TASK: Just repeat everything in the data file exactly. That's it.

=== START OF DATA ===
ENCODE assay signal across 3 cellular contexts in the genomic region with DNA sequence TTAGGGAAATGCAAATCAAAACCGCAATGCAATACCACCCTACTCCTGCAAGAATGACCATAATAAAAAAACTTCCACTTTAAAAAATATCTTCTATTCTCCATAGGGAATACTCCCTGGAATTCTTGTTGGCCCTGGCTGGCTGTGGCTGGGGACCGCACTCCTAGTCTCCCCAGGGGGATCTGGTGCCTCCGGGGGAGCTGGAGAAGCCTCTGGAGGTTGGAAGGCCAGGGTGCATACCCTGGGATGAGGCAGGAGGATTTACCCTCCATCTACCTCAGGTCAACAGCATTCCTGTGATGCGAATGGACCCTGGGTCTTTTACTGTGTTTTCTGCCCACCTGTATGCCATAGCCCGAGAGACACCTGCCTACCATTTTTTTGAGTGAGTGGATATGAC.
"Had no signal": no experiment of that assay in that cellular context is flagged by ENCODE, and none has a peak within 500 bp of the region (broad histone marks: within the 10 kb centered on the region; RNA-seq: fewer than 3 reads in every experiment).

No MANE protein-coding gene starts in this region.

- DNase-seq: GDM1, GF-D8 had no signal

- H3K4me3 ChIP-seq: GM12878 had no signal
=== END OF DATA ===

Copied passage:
ENCODE assay signal across 3 cellular contexts in the genomic region with DNA sequence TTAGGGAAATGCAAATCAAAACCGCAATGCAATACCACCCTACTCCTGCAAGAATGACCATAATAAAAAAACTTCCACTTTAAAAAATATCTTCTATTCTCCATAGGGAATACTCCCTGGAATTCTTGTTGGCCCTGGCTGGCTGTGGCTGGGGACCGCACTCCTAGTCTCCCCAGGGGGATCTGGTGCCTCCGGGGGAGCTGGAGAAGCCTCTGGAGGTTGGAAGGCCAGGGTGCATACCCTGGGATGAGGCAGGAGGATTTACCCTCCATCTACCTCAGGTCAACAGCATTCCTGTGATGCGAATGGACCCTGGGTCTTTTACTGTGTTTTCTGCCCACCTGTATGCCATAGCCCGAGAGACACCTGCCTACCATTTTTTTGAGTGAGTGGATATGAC.
"Had no signal": no experiment of that assay in that cellular context is flagged by ENCODE, and none has a peak within 500 bp of the region (broad histone marks: within the 10 kb centered on the region; RNA-seq: fewer than 3 reads in every experiment).

No MANE protein-coding gene starts in this region.

- DNase-seq: GDM1, GF-D8 had no signal

- H3K4me3 ChIP-seq: GM12878 had no signal